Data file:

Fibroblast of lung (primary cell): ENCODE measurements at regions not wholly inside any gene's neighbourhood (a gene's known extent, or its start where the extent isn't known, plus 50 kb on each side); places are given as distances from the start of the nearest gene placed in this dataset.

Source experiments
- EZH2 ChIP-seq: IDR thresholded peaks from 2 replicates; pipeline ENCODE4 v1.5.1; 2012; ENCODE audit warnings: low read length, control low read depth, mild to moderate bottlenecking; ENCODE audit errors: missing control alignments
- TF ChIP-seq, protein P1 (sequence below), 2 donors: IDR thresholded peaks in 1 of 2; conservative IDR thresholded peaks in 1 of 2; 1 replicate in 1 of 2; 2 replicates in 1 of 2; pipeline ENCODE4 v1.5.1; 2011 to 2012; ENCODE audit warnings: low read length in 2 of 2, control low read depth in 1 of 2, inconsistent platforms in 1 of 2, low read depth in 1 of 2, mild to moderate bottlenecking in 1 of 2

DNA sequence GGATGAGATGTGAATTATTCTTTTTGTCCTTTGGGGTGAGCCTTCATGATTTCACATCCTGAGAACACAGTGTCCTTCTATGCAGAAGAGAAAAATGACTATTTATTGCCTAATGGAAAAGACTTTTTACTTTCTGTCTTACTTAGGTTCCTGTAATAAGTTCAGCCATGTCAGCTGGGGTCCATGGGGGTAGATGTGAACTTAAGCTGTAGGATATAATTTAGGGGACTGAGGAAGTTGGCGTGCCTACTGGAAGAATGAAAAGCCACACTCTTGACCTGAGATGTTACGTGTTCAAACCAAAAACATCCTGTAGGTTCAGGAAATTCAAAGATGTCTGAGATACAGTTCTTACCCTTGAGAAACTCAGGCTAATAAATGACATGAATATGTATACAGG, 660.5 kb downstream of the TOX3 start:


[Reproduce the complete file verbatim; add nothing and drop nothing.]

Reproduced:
Fibroblast of lung (primary cell): ENCODE measurements at regions not wholly inside any gene's neighbourhood (a gene's known extent, or its start where the extent isn't known, plus 50 kb on each side); places are given as distances from the start of the nearest gene placed in this dataset.

Source experiments
- EZH2 ChIP-seq: IDR thresholded peaks from 2 replicates; pipeline ENCODE4 v1.5.1; 2012; ENCODE audit warnings: low read length, control low read depth, mild to moderate bottlenecking; ENCODE audit errors: missing control alignments
- TF ChIP-seq, protein P1 (sequence below), 2 donors: IDR thresholded peaks in 1 of 2; conservative IDR thresholded peaks in 1 of 2; 1 replicate in 1 of 2; 2 replicates in 1 of 2; pipeline ENCODE4 v1.5.1; 2011 to 2012; ENCODE audit warnings: low read length in 2 of 2, control low read depth in 1 of 2, inconsistent platforms in 1 of 2, low read depth in 1 of 2, mild to moderate bottlenecking in 1 of 2

DNA sequence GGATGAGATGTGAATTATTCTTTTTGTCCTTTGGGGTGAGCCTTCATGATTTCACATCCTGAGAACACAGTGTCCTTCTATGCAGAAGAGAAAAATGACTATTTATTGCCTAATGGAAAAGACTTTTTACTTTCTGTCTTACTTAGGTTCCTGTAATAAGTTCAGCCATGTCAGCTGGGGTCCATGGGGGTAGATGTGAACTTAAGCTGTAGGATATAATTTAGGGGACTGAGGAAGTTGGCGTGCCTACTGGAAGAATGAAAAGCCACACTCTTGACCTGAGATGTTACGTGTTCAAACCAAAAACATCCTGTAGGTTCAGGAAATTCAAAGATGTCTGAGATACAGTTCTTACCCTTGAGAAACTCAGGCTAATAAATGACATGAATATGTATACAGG, 660.5 kb downstream of the TOX3 start: